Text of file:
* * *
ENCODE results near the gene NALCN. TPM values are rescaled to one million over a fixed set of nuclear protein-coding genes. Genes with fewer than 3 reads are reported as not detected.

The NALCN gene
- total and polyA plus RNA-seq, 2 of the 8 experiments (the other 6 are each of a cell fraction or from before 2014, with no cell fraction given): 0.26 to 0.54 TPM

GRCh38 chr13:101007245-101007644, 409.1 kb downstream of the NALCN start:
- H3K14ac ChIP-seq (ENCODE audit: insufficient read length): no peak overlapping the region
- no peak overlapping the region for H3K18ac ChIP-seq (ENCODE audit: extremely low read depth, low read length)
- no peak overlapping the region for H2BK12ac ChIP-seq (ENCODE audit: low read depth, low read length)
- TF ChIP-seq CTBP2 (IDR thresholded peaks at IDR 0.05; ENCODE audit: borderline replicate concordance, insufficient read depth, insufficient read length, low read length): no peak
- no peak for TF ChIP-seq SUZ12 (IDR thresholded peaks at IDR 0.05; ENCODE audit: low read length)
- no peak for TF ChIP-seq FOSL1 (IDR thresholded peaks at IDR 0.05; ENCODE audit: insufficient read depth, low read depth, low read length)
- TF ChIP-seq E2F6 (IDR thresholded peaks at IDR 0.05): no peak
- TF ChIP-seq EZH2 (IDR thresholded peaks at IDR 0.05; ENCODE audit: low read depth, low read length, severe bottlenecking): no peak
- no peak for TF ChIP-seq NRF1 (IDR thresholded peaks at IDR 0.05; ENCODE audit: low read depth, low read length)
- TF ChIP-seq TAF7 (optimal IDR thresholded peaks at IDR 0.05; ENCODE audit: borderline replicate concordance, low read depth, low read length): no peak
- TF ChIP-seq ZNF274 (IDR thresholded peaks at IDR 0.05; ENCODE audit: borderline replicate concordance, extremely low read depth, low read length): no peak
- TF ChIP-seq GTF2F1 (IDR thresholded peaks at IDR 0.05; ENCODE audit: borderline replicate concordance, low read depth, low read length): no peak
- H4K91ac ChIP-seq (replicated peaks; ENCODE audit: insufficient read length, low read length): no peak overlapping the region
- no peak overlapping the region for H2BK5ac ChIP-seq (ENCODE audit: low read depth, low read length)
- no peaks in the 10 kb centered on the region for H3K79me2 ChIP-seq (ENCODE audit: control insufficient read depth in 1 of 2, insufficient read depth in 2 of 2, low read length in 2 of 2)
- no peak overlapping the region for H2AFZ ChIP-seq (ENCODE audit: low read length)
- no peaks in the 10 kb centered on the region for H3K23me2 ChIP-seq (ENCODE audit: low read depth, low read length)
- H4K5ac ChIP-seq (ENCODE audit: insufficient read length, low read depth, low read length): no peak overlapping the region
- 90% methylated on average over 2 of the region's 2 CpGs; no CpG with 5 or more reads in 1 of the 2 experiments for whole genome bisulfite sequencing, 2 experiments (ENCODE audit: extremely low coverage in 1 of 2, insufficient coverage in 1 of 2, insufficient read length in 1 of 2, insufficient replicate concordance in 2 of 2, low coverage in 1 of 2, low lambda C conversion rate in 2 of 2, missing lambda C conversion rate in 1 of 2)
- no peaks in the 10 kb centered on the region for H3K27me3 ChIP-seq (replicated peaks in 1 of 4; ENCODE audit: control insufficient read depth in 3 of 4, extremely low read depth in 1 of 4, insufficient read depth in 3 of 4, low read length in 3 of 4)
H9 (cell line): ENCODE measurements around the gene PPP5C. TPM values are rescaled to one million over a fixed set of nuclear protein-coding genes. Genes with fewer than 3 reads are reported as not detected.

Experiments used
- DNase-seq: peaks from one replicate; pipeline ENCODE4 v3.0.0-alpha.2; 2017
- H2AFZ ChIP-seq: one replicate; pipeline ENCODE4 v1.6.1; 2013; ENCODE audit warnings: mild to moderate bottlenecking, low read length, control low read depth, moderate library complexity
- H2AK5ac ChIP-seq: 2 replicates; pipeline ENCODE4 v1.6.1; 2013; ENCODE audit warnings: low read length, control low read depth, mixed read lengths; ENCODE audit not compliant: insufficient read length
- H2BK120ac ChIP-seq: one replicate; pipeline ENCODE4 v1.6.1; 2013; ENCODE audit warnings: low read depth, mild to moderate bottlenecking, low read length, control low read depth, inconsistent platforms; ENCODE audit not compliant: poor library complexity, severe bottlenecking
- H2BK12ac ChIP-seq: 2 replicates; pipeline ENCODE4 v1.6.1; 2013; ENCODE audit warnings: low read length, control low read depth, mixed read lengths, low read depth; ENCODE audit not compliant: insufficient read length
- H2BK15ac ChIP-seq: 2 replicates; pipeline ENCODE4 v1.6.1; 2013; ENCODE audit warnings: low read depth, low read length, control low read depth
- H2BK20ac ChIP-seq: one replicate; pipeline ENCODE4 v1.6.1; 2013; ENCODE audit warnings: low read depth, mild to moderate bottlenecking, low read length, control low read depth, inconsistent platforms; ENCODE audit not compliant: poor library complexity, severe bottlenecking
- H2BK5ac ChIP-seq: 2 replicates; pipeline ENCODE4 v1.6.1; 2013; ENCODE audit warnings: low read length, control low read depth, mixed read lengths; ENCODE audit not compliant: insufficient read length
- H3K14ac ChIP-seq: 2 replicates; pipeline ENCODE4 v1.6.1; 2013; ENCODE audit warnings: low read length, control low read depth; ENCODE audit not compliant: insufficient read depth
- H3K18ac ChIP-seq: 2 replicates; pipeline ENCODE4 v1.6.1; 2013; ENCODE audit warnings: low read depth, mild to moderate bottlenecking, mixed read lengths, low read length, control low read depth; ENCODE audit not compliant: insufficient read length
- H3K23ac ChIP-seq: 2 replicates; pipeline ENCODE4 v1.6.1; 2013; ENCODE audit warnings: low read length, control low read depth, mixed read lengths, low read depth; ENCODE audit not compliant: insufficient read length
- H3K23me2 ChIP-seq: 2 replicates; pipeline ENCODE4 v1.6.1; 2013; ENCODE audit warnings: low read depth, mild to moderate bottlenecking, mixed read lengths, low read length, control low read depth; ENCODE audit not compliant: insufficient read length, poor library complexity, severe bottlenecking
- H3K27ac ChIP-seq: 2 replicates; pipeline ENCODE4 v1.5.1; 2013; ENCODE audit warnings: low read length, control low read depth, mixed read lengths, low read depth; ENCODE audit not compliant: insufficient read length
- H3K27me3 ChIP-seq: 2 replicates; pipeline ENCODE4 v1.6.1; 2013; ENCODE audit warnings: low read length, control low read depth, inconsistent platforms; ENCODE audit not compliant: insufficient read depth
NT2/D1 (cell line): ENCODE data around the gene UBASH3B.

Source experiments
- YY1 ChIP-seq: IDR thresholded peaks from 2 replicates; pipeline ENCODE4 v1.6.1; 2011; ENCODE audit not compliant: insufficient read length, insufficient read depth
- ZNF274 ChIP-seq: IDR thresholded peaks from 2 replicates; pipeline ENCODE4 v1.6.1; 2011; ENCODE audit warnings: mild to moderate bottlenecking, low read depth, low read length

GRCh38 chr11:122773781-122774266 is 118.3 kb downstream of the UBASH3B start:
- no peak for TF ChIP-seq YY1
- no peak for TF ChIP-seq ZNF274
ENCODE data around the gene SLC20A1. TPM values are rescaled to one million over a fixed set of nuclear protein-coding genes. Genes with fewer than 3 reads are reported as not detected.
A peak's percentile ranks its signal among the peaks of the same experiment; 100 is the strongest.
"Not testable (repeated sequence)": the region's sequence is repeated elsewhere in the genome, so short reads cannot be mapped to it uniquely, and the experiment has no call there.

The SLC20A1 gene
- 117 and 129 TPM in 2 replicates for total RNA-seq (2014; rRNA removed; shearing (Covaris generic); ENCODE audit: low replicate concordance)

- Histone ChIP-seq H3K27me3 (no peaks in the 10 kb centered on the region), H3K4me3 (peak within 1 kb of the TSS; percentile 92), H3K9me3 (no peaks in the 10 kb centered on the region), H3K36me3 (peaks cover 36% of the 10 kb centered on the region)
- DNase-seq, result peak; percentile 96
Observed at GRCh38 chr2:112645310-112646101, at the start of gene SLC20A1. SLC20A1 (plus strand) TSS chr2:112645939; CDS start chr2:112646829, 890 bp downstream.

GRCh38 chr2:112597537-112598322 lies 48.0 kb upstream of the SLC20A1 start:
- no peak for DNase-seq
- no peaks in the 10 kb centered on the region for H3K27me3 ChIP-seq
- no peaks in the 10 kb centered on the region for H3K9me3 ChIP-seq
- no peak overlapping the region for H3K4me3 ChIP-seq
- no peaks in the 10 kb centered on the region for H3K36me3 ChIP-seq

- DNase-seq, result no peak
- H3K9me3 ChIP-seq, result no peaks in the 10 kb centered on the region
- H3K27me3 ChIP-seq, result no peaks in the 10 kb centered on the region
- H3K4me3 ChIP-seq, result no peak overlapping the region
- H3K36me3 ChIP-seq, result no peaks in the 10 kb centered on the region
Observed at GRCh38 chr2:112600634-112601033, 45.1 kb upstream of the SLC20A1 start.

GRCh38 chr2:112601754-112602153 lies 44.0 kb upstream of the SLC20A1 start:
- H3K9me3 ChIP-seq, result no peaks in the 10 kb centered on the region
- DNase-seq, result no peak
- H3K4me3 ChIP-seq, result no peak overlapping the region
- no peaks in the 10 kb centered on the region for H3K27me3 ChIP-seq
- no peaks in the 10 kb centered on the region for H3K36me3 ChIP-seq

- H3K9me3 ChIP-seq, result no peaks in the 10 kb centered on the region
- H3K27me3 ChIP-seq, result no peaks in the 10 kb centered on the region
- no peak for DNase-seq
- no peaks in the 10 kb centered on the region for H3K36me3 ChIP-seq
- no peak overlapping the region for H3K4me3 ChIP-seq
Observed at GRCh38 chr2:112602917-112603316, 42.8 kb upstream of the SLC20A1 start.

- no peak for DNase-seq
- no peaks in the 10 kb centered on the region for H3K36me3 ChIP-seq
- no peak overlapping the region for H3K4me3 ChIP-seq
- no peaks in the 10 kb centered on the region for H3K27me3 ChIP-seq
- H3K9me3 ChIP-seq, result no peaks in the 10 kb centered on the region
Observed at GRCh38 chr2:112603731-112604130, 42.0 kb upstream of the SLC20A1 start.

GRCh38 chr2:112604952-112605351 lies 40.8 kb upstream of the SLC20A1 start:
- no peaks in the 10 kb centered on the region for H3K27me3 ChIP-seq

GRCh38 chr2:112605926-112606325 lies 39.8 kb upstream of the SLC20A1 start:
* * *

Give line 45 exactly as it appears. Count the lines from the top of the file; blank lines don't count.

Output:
GRCh38 chr11:122773781-122774266 is 118.3 kb downstream of the UBASH3B start: